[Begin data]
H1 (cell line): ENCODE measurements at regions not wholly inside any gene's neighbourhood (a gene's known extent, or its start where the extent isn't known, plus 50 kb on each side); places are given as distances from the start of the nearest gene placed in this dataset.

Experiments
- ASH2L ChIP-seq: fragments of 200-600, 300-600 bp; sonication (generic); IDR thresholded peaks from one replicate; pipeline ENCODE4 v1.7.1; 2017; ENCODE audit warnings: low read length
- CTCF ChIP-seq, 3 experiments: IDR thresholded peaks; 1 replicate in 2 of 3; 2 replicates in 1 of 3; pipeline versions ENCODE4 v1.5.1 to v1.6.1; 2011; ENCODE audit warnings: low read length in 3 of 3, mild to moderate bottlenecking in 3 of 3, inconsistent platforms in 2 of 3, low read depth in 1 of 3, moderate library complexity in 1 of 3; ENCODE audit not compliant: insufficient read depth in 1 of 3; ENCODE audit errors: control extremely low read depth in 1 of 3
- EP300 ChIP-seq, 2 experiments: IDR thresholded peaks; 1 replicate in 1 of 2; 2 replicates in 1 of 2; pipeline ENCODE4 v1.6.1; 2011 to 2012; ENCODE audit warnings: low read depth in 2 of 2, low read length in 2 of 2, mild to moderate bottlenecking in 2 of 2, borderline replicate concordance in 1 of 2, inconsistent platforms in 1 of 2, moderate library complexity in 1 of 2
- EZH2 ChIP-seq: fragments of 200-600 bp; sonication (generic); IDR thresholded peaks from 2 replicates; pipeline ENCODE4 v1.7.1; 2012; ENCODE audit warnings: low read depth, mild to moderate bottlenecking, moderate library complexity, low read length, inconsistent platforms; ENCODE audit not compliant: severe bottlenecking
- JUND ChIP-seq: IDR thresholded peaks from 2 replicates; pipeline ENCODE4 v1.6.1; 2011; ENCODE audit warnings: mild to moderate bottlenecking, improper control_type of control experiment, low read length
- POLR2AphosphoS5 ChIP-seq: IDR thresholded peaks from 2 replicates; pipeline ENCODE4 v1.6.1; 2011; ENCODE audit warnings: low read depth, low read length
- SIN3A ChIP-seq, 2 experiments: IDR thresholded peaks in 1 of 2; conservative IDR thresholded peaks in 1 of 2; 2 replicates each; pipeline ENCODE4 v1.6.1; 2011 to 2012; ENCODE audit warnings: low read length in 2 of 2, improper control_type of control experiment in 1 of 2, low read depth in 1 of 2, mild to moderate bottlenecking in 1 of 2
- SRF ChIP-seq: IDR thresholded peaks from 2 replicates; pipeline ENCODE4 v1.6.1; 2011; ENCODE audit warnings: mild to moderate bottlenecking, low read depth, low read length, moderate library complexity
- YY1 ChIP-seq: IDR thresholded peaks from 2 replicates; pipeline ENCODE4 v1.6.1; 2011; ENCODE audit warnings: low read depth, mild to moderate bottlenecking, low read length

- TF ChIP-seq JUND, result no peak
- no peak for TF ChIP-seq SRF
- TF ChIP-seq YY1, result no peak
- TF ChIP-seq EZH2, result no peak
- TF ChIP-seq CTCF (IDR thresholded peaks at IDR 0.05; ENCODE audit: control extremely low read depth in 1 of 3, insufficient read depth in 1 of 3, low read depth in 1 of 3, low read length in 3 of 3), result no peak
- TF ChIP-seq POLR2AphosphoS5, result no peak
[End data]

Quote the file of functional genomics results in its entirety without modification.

H1 (cell line): ENCODE measurements at regions not wholly inside any gene's neighbourhood (a gene's known extent, or its start where the extent isn't known, plus 50 kb on each side); places are given as distances from the start of the nearest gene placed in this dataset.

Experiments
- ASH2L ChIP-seq: fragments of 200-600, 300-600 bp; sonication (generic); IDR thresholded peaks from one replicate; pipeline ENCODE4 v1.7.1; 2017; ENCODE audit warnings: low read length
- CTCF ChIP-seq, 3 experiments: IDR thresholded peaks; 1 replicate in 2 of 3; 2 replicates in 1 of 3; pipeline versions ENCODE4 v1.5.1 to v1.6.1; 2011; ENCODE audit warnings: low read length in 3 of 3, mild to moderate bottlenecking in 3 of 3, inconsistent platforms in 2 of 3, low read depth in 1 of 3, moderate library complexity in 1 of 3; ENCODE audit not compliant: insufficient read depth in 1 of 3; ENCODE audit errors: control extremely low read depth in 1 of 3
- EP300 ChIP-seq, 2 experiments: IDR thresholded peaks; 1 replicate in 1 of 2; 2 replicates in 1 of 2; pipeline ENCODE4 v1.6.1; 2011 to 2012; ENCODE audit warnings: low read depth in 2 of 2, low read length in 2 of 2, mild to moderate bottlenecking in 2 of 2, borderline replicate concordance in 1 of 2, inconsistent platforms in 1 of 2, moderate library complexity in 1 of 2
- EZH2 ChIP-seq: fragments of 200-600 bp; sonication (generic); IDR thresholded peaks from 2 replicates; pipeline ENCODE4 v1.7.1; 2012; ENCODE audit warnings: low read depth, mild to moderate bottlenecking, moderate library complexity, low read length, inconsistent platforms; ENCODE audit not compliant: severe bottlenecking
- JUND ChIP-seq: IDR thresholded peaks from 2 replicates; pipeline ENCODE4 v1.6.1; 2011; ENCODE audit warnings: mild to moderate bottlenecking, improper control_type of control experiment, low read length
- POLR2AphosphoS5 ChIP-seq: IDR thresholded peaks from 2 replicates; pipeline ENCODE4 v1.6.1; 2011; ENCODE audit warnings: low read depth, low read length
- SIN3A ChIP-seq, 2 experiments: IDR thresholded peaks in 1 of 2; conservative IDR thresholded peaks in 1 of 2; 2 replicates each; pipeline ENCODE4 v1.6.1; 2011 to 2012; ENCODE audit warnings: low read length in 2 of 2, improper control_type of control experiment in 1 of 2, low read depth in 1 of 2, mild to moderate bottlenecking in 1 of 2
- SRF ChIP-seq: IDR thresholded peaks from 2 replicates; pipeline ENCODE4 v1.6.1; 2011; ENCODE audit warnings: mild to moderate bottlenecking, low read depth, low read length, moderate library complexity
- YY1 ChIP-seq: IDR thresholded peaks from 2 replicates; pipeline ENCODE4 v1.6.1; 2011; ENCODE audit warnings: low read depth, mild to moderate bottlenecking, low read length

- TF ChIP-seq JUND, result no peak
- no peak for TF ChIP-seq SRF
- TF ChIP-seq YY1, result no peak
- TF ChIP-seq EZH2, result no peak
- TF ChIP-seq CTCF (IDR thresholded peaks at IDR 0.05; ENCODE audit: control extremely low read depth in 1 of 3, insufficient read depth in 1 of 3, low read depth in 1 of 3, low read length in 3 of 3), result no peak
- TF ChIP-seq POLR2AphosphoS5, result no peak